Could Food Allergies Be Causing your Unexplained Symptoms?
Food allergies can occur by excessive reaction of your immune system to foods. Not all reactions to food are due to allergy. They can occur from over-eating, spoiled food and from the chemicals inherently present in some foods (tyramine in red wine, histamine in strawberries, pesticides on conventionally grown non-organic foods). It is estimated that over 1/3 of the population has food allergies, food intolerance or food sensitivity. Food ‘allergy’ is generally defined as a reaction to a food that is mediated through the IgE antibody and produces an “immediate-type” of reaction. See below. This causes acute reactions such as sneezing, runny nose, rash, wheezing and at worst, anaphylaxis. Food ‘intolerance’ is generally considered as a reaction to chemicals inherently present or added to foods. Food ‘sensitivity’ is often used as a broad term that includes many different types of reactions that are not mediated through IgE, including abdominal pain, reflux, joint inflammation, headaches, and numerous others.
Low Dose Allergen Immunotherapy: LDA –
Low dose allergen immunotherapy (LDA) is a unique method of immunotherapy, far different from other allergy treatments currently available. It has been employed to treat multiple conditions and appears to be a long-lasting treatment option for allergy and many autoimmune illnesses. It has also been employed for many conditions not generally assumed to be due to any type of allergy or autoimmune disease.
Conditions treated successfully with LDA include hay fever, dust mite allergy, perennial rhinitis, asthma, urticaria (“hives”), eczema (dermatitis) of most all varieties, angioedema (swelling of the face, lips, etc.), food (or food additive/preservative) allergy or intolerance, adverse responses to chemicals (multiple chemical sensitivity, or MCS), ADHD (attention deficit/hyperactivity disorder), autism, Tourette’s syndrome, irritable bowel disorders, Crohn’s disease, ulcerative colitis, migraine and other headaches, rheumatoid arthritis, ankylosing spondylitis, and systemic lupus erythematosis.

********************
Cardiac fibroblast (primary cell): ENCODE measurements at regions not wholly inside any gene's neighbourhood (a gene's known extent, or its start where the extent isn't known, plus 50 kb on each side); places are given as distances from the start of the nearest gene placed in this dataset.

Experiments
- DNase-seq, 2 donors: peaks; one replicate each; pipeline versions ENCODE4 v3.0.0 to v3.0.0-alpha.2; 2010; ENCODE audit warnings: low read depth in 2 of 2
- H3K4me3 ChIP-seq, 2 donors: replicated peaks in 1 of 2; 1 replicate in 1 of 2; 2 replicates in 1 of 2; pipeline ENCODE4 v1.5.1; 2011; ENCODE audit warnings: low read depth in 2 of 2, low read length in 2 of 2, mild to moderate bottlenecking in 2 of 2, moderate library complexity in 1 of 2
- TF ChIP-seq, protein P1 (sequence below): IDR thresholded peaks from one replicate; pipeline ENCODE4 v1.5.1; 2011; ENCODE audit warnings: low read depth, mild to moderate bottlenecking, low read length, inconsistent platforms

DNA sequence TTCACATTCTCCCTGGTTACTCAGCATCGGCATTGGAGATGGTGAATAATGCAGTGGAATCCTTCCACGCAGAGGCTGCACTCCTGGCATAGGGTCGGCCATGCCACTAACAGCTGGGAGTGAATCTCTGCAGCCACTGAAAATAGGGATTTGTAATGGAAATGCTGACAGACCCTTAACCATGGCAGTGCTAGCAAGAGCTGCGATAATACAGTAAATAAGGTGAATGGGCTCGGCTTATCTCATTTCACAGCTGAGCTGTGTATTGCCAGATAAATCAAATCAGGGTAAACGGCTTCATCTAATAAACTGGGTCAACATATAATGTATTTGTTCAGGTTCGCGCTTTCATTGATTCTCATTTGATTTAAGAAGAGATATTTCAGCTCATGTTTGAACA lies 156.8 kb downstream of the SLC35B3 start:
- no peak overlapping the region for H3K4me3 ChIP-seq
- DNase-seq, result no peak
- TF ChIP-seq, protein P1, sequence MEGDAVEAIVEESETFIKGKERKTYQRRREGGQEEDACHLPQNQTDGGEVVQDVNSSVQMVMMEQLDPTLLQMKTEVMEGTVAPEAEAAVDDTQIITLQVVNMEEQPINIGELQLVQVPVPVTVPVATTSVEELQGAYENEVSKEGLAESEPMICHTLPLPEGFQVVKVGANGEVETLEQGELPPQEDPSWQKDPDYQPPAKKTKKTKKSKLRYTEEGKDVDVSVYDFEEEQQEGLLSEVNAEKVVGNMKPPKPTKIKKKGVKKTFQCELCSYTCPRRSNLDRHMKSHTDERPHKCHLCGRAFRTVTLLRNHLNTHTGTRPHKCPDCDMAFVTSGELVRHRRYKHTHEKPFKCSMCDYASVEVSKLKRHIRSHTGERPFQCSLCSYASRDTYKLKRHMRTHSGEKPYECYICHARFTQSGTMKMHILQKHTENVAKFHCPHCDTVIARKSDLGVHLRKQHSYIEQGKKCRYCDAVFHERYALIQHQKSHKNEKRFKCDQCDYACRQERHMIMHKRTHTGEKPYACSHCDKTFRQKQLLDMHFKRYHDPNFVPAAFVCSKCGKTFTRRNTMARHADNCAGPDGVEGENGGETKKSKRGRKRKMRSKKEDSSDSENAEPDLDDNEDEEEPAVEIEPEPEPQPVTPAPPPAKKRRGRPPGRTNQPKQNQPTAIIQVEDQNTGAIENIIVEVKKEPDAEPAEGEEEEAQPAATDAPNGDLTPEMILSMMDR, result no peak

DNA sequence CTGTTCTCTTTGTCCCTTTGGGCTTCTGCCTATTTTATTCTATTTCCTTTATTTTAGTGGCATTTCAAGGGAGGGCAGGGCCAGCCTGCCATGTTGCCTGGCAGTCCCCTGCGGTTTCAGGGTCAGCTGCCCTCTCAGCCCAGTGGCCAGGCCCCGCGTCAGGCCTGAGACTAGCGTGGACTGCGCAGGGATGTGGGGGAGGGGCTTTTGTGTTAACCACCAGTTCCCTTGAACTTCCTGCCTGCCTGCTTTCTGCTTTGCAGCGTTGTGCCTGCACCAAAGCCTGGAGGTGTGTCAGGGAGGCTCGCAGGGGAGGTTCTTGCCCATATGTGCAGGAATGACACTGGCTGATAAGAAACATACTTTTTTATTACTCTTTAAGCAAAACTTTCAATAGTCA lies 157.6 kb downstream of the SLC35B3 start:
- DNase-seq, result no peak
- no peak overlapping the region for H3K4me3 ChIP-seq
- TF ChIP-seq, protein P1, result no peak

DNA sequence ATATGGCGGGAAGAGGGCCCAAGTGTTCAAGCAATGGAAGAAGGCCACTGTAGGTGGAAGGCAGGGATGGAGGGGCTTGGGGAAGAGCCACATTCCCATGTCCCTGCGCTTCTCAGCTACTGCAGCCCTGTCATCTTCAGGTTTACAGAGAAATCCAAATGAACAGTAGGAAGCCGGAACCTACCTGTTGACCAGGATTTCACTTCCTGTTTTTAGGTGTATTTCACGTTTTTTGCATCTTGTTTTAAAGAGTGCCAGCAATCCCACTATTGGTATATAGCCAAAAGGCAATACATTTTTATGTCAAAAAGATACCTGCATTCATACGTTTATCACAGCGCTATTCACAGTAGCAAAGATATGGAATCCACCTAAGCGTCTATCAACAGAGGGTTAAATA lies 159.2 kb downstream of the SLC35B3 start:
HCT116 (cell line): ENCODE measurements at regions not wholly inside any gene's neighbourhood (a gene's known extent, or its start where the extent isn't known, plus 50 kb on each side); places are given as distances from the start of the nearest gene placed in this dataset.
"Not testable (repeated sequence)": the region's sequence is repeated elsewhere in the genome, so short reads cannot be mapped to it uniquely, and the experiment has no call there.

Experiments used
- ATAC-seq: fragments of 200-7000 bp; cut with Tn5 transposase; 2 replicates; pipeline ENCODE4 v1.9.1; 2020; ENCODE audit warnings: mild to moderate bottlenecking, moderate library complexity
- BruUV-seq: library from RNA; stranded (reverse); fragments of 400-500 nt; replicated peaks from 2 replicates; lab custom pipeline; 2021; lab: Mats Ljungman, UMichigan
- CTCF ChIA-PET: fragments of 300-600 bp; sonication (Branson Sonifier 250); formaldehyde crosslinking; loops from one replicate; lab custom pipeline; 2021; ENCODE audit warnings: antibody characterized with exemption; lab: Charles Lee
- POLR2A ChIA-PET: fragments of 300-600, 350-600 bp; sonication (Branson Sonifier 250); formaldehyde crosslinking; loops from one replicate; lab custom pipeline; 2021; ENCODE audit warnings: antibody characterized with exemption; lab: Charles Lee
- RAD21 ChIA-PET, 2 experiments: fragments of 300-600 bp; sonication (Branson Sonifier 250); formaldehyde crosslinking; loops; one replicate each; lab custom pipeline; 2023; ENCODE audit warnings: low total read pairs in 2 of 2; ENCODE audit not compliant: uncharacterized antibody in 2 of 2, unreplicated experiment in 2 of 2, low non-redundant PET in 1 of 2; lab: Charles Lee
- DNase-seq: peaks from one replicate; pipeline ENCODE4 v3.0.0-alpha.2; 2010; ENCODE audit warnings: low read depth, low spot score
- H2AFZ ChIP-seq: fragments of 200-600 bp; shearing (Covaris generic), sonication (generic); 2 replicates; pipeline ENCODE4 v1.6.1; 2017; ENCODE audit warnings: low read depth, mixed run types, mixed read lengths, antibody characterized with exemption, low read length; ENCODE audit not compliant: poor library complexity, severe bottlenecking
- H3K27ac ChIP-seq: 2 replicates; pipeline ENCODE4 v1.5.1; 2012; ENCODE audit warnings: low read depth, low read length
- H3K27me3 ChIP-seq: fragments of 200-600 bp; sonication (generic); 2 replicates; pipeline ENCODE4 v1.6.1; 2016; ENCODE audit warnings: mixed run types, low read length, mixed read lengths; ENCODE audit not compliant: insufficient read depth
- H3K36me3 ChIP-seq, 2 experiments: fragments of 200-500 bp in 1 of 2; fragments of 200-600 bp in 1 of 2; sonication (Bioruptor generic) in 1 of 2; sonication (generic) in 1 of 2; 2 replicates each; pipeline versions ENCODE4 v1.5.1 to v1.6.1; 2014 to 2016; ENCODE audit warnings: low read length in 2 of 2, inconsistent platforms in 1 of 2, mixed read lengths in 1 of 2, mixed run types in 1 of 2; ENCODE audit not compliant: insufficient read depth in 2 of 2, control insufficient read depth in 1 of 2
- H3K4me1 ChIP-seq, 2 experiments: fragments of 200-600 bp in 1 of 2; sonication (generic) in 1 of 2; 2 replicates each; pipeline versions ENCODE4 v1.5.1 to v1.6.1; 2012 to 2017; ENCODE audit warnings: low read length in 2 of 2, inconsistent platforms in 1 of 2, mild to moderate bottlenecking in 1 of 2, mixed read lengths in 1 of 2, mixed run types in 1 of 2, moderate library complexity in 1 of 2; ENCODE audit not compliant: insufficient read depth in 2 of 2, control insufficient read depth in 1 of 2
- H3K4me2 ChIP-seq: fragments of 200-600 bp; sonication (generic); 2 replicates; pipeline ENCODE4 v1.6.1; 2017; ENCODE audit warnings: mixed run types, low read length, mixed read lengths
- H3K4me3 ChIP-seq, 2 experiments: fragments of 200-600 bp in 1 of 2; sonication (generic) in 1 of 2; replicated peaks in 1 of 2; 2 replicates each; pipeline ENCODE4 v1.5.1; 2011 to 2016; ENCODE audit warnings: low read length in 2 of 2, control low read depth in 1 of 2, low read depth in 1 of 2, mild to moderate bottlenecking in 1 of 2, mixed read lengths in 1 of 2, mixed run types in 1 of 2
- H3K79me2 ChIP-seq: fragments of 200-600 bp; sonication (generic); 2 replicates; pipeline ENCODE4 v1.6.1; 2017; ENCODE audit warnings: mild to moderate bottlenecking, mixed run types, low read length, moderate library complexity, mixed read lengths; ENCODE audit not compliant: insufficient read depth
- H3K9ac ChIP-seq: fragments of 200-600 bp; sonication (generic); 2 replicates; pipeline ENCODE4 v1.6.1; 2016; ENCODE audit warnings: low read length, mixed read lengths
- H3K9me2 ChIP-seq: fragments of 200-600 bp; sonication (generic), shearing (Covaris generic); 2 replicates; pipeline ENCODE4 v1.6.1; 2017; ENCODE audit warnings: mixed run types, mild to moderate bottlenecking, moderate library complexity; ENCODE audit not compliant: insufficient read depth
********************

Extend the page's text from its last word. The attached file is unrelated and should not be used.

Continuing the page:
LDA immunotherapy is extremely low dose and administered infrequently, only every two months at first, and later less often. Treatment is required only every two months initially for approximately 12 months. After that time, the treatment interval may generally be extended to three months or longer. Most adults with significant problems require 16 of 18 treatments at these intervals of two months or less often, at which time treatment often may be discontinued. Of the approximately 50% of patients who cannot discontinue LDA after 16 to 18 treatments without return of some symptoms, the majority will continue treatment longer at intervals of 6 months to a year. Children (under 12) may often stretch their treatments out earlier, and stop sooner without return of symptoms. Children as young as 1 month of age have been treated safely.
The response to LDA does not take long to appear, and certainly over 60% of patients note a significant positive response with their first treatment. Almost all patients respond positively by the third treatment, and if no response is noted by then, we generally reevaluate the situation. About 1 in 25 patients does not respond with strongly positive results until having had 6 treatments. The overall response rate for all conditions treated with LDA is approximately 65% to 95%, depending on the condition being treated. The overall failure rate (no improvement) is about 10%.
Since LDA is compounded by a large compounding pharmacy, and used by prescription for specific patients, it is not regulated by the FDA the same way as a product sold by commercial manufacturers. It is legal for patients and physicians to use, but is not “FDA Approved.” There is no insurance coverage for LDA. It is administered either by injection or as drops under the tongue (sublingual).